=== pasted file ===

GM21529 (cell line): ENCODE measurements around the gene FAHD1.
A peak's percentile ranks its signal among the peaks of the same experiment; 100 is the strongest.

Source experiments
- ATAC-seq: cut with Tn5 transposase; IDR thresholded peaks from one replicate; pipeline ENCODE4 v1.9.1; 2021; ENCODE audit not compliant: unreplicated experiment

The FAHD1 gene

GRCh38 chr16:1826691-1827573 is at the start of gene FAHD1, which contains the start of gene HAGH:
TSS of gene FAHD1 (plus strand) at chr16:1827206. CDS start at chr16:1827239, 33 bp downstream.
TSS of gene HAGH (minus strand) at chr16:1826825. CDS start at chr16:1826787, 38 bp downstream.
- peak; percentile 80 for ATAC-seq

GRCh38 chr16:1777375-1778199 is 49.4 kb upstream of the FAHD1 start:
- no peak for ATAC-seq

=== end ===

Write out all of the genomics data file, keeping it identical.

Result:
GM21529 (cell line): ENCODE measurements around the gene FAHD1.
A peak's percentile ranks its signal among the peaks of the same experiment; 100 is the strongest.

Source experiments
- ATAC-seq: cut with Tn5 transposase; IDR thresholded peaks from one replicate; pipeline ENCODE4 v1.9.1; 2021; ENCODE audit not compliant: unreplicated experiment

The FAHD1 gene

GRCh38 chr16:1826691-1827573 is at the start of gene FAHD1, which contains the start of gene HAGH:
TSS of gene FAHD1 (plus strand) at chr16:1827206. CDS start at chr16:1827239, 33 bp downstream.
TSS of gene HAGH (minus strand) at chr16:1826825. CDS start at chr16:1826787, 38 bp downstream.
- peak; percentile 80 for ATAC-seq

GRCh38 chr16:1777375-1778199 is 49.4 kb upstream of the FAHD1 start:
- no peak for ATAC-seq